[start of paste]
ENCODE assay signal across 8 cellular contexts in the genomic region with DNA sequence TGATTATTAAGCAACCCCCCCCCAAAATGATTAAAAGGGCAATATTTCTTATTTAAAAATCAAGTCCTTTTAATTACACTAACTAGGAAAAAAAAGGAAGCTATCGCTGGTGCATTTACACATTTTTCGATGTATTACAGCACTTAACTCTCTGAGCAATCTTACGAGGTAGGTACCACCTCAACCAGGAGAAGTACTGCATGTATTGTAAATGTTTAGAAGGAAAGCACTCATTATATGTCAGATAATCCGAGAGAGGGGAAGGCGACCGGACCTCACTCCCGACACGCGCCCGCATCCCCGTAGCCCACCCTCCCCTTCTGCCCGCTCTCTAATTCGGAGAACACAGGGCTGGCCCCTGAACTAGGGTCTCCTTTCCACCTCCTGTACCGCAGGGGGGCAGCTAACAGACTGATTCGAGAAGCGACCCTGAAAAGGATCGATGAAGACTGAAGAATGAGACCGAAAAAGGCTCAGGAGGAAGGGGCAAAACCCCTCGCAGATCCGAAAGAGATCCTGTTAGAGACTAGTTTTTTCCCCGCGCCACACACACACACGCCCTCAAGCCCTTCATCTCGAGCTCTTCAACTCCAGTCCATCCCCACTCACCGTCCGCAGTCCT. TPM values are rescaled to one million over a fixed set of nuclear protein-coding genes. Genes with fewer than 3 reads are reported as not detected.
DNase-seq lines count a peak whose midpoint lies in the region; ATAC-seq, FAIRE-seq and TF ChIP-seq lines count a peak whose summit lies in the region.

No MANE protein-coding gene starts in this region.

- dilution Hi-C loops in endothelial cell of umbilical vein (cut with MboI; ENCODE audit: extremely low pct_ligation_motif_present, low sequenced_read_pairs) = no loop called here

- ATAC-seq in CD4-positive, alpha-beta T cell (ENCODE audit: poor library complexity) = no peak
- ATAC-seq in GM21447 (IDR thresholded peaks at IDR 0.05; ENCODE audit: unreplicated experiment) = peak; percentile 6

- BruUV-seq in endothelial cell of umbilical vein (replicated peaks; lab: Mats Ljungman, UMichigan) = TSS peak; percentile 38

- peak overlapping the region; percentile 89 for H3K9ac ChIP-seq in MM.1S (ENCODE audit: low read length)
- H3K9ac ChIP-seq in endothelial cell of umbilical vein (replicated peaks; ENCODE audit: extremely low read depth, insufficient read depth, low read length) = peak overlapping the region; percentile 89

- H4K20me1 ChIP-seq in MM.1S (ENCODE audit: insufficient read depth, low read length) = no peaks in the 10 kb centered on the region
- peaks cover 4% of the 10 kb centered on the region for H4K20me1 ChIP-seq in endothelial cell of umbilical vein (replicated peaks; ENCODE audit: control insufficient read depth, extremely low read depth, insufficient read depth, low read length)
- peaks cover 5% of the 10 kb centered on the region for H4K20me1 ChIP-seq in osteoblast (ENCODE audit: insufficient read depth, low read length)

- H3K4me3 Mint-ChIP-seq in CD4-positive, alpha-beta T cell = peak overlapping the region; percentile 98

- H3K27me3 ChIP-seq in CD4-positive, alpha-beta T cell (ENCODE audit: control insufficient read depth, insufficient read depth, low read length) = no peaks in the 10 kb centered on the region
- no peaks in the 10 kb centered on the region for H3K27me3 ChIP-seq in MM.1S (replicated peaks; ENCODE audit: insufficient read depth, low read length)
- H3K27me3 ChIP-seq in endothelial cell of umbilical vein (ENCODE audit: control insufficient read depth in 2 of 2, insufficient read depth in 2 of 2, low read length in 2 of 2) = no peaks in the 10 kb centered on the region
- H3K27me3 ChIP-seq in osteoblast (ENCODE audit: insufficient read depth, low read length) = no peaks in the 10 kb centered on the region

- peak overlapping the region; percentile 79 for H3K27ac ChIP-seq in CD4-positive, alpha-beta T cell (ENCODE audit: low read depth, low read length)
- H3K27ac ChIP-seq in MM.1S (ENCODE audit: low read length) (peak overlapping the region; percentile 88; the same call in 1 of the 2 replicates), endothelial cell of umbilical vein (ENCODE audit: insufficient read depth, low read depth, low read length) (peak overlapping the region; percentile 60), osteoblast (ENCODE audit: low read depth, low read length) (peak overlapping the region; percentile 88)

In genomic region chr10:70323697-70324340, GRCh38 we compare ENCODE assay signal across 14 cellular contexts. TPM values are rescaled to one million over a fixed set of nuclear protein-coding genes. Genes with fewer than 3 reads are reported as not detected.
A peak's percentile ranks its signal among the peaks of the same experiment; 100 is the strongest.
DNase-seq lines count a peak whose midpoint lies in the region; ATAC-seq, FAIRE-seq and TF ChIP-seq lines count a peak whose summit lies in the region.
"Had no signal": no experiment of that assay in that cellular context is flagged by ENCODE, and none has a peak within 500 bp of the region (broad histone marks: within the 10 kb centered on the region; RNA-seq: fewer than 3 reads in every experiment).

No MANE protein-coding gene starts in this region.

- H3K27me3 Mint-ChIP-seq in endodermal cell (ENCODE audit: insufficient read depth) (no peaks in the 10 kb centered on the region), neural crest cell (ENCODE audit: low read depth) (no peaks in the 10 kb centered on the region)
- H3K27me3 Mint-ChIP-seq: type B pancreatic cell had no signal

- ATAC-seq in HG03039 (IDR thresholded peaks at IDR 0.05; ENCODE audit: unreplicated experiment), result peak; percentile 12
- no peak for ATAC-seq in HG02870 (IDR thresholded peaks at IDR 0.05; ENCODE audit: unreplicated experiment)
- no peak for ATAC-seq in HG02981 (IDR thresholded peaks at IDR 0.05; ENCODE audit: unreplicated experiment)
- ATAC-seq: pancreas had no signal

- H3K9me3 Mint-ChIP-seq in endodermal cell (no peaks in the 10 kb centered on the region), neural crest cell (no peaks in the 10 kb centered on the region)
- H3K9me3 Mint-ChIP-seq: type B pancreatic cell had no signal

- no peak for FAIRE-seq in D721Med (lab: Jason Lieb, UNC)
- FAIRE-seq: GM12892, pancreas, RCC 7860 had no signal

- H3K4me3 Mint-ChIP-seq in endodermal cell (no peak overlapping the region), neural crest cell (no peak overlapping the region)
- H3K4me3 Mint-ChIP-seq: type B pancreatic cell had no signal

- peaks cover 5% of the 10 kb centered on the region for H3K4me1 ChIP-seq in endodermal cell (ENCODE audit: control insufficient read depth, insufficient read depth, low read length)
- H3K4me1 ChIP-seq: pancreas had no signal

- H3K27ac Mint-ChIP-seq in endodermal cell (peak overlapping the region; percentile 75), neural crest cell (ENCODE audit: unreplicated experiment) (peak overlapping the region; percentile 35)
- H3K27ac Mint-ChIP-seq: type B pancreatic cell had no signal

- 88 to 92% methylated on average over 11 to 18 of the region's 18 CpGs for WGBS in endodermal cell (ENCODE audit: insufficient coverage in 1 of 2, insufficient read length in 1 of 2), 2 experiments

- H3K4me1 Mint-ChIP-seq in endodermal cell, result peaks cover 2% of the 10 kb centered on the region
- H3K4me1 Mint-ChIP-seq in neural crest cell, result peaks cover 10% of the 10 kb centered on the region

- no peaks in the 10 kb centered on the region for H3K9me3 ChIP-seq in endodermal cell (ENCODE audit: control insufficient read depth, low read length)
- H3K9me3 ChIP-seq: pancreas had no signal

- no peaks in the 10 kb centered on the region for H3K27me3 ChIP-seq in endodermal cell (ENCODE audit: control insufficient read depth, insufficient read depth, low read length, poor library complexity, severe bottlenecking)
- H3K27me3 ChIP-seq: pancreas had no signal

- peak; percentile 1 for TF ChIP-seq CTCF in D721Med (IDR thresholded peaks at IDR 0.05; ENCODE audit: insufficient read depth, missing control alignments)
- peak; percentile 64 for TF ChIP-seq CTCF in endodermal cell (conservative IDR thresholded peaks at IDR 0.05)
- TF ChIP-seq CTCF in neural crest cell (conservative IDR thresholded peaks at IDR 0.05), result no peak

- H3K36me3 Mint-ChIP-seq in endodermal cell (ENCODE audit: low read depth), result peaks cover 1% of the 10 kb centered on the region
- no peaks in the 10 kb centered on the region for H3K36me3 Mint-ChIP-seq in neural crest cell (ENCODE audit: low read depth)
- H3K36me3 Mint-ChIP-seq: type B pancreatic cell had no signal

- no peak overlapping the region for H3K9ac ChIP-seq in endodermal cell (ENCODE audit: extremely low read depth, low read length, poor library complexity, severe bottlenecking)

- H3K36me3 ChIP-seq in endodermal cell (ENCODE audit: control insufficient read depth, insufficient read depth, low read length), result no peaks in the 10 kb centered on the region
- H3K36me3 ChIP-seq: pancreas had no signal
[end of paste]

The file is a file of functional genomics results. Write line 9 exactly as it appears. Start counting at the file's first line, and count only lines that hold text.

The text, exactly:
- H3K9ac ChIP-seq in endothelial cell of umbilical vein (replicated peaks; ENCODE audit: extremely low read depth, insufficient read depth, low read length) = peak overlapping the region; percentile 89